Japan expands participation in anti-piracy task force

Japan expands participation in anti-piracy task force

Tom Abke

Japan will extend its participation in anti-piracy operations off the coast of Somalia for another year to protect a key sea lane and valuable maritime assets.

The decision, which was announced November 10, 2020, by Defense Minister Nobuo Kishi, will expand the role of Japan’s Self-Defense Forces (JSDF) in countering piracy along the East African coast since they first deployed there in 2009 as part of the 20-country Combined Task Force 151.

The number of deployed personnel will increase from 90 to 130, and the number of support staff stationed at the recently upgraded JSDF base in Djibouti will rise from 110 to 120.

Piracy attacks near Somalia dropped dramatically during anti-piracy operations, from 358 between 2010 and 2015 and to eight between 2015 and 2019, according to the German statistics database firm Statista. Kishi credited the drop to the “deterrent effect” of anti-piracy forces off the Somalia coast and in the Gulf of Aden.

Japan sent a pair of destroyers and two P-3C maritime patrol aircraft to the region in March 2009, Japan’s Ministry of Defense reported. Maritime vessels escorted 3,577 ships in 621 escort missions through waters where pirates were known to be active between 2009 and 2015. The P-3Cs have completed thousands of patrols since 2009, and Japan has contributed hundreds of millions of dollars in development aid to Somalia to address poverty, which it considers the root cause of Somali piracy. (Pictured: Japanese Sailors return home in June 2020 after participating in anti-piracy efforts off the coast of Somalia and in the Gulf of Aden for about seven months.)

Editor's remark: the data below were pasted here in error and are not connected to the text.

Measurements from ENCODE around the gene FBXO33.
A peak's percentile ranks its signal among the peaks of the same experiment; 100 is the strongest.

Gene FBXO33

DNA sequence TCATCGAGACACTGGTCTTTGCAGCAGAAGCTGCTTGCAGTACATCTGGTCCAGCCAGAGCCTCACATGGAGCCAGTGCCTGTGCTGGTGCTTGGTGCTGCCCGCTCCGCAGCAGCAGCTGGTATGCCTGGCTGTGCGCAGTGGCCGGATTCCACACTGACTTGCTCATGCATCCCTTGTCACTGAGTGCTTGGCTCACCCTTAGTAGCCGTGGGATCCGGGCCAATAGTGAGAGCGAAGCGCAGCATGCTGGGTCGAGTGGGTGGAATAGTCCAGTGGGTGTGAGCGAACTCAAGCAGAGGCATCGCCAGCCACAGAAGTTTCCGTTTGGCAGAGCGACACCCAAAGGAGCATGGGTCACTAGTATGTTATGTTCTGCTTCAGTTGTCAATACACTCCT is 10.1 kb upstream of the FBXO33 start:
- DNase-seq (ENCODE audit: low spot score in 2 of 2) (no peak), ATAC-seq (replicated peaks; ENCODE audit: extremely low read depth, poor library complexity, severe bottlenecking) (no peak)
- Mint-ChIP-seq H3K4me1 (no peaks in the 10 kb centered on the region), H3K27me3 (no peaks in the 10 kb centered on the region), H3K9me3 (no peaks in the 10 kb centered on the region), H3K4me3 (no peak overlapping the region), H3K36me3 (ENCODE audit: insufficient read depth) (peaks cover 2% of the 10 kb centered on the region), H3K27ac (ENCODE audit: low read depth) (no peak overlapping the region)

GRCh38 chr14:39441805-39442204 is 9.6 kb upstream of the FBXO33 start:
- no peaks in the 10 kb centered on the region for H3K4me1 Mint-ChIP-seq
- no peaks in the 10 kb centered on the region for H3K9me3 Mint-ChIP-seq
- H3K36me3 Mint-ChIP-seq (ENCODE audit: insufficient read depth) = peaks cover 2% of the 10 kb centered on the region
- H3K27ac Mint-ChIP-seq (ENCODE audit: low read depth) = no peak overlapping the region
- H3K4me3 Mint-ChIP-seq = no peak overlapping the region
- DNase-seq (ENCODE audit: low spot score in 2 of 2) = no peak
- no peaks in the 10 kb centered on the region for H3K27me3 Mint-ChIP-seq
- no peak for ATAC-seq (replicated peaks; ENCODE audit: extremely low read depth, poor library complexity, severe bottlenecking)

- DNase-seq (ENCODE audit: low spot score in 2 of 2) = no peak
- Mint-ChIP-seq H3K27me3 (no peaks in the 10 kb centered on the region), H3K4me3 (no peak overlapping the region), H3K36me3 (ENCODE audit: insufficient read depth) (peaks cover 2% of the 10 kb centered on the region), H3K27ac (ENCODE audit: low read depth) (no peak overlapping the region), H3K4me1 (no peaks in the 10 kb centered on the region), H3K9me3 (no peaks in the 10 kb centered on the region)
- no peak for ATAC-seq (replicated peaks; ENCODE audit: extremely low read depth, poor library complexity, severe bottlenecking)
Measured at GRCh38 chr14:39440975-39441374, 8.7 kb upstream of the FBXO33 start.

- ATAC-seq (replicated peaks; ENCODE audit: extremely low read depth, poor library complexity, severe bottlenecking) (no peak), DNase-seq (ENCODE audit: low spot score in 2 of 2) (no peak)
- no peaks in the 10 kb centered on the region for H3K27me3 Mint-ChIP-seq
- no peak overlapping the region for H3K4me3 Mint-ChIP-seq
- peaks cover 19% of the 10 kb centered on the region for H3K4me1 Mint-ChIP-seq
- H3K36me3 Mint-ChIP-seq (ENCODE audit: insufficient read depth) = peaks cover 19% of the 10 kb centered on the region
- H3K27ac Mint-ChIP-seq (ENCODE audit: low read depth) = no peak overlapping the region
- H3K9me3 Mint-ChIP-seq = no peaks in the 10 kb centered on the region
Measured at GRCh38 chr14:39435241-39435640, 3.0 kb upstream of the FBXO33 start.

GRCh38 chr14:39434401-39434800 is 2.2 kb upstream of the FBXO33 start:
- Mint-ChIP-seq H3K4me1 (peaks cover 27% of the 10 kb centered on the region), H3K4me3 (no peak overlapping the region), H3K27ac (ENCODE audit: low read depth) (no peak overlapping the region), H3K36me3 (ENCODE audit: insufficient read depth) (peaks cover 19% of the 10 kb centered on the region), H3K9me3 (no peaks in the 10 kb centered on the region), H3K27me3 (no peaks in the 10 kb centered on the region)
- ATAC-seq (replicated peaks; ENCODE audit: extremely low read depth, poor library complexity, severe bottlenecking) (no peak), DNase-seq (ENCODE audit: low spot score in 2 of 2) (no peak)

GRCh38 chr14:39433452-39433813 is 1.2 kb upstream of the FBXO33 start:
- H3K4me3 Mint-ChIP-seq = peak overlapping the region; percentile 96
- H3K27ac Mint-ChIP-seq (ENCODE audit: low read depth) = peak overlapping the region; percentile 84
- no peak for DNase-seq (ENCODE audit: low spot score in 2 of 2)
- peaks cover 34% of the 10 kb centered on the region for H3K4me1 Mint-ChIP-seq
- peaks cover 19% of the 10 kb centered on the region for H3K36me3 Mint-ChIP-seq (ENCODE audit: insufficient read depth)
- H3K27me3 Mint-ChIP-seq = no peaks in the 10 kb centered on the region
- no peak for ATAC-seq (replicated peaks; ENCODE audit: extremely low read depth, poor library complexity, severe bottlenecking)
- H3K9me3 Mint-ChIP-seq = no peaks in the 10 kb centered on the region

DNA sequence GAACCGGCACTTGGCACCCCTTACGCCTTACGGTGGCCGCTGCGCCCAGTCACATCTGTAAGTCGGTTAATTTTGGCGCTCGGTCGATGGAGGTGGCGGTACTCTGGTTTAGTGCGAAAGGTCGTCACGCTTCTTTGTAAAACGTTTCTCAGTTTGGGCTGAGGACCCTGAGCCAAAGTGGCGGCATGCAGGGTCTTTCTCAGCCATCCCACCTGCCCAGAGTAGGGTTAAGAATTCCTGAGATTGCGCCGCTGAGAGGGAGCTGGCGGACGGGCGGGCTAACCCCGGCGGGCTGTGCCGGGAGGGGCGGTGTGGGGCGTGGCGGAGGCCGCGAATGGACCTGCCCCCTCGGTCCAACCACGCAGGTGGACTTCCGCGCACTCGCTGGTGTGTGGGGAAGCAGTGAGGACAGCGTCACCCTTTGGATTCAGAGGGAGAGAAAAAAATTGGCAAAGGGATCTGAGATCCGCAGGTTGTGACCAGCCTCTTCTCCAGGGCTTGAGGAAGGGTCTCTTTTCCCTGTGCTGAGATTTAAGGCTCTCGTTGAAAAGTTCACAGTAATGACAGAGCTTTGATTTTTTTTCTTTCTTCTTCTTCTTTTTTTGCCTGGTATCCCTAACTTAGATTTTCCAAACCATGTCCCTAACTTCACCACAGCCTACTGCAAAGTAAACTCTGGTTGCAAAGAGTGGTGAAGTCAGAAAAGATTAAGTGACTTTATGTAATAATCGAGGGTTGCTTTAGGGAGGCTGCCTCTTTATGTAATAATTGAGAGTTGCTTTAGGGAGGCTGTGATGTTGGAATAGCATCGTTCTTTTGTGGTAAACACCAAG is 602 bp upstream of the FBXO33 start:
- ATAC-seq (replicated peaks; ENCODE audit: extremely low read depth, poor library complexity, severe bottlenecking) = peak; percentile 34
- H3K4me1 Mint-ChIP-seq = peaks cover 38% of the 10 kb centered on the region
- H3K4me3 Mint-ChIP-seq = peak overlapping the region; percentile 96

Japan opened its military base in Djibouti in June 2011 and began expanding it in 2017, adding 3 hectares to the 12 hectares it leased from the Djibouti government, reported The Japan Times newspaper.

Japan began to engage in the anti-piracy effort after attacks on its own vessels near the Malacca Strait, Cambridge University researcher Victor Teo wrote in his 2019 book, Japan’s Arduous Rejuvenation as a Global Power. Five Japanese vessels were attacked or hijacked between 1992 and 2001, including the tanker Nagasaki Spirit, which collided with another vessel during a hijacking, causing a massive oil spill and a fire that killed 44 sailors.

With Japan’s economy heavily dependent on imports and exports, Teo wrote, piracy became “construed as a threat to Japan’s comprehensive national security.”

Tom Abke is a FORUM contributor reporting from Singapore.

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